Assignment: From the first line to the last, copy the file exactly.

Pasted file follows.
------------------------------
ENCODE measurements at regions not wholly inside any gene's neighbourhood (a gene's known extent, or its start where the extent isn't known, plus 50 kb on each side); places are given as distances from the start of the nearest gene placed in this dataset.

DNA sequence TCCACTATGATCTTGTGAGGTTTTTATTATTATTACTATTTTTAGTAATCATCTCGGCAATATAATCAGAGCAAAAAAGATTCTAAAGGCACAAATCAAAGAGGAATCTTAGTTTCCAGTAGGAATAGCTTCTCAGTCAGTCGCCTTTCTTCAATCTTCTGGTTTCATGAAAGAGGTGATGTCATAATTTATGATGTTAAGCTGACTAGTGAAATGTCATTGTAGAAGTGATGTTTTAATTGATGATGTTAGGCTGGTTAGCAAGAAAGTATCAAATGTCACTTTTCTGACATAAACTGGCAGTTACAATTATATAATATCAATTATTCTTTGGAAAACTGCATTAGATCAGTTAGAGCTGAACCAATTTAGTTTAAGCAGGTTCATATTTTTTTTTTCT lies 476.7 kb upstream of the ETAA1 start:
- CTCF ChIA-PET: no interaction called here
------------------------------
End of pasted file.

ENCODE measurements at regions not wholly inside any gene's neighbourhood (a gene's known extent, or its start where the extent isn't known, plus 50 kb on each side); places are given as distances from the start of the nearest gene placed in this dataset.

DNA sequence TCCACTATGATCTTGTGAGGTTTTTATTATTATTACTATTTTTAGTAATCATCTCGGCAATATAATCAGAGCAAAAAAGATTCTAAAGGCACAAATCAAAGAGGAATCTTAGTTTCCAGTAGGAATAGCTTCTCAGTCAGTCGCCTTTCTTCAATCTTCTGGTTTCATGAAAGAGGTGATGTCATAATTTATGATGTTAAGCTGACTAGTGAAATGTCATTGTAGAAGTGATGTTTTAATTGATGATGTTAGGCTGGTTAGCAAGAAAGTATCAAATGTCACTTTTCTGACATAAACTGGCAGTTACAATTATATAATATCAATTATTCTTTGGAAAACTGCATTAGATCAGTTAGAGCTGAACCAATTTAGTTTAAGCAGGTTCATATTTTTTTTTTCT lies 476.7 kb upstream of the ETAA1 start:
- CTCF ChIA-PET: no interaction called here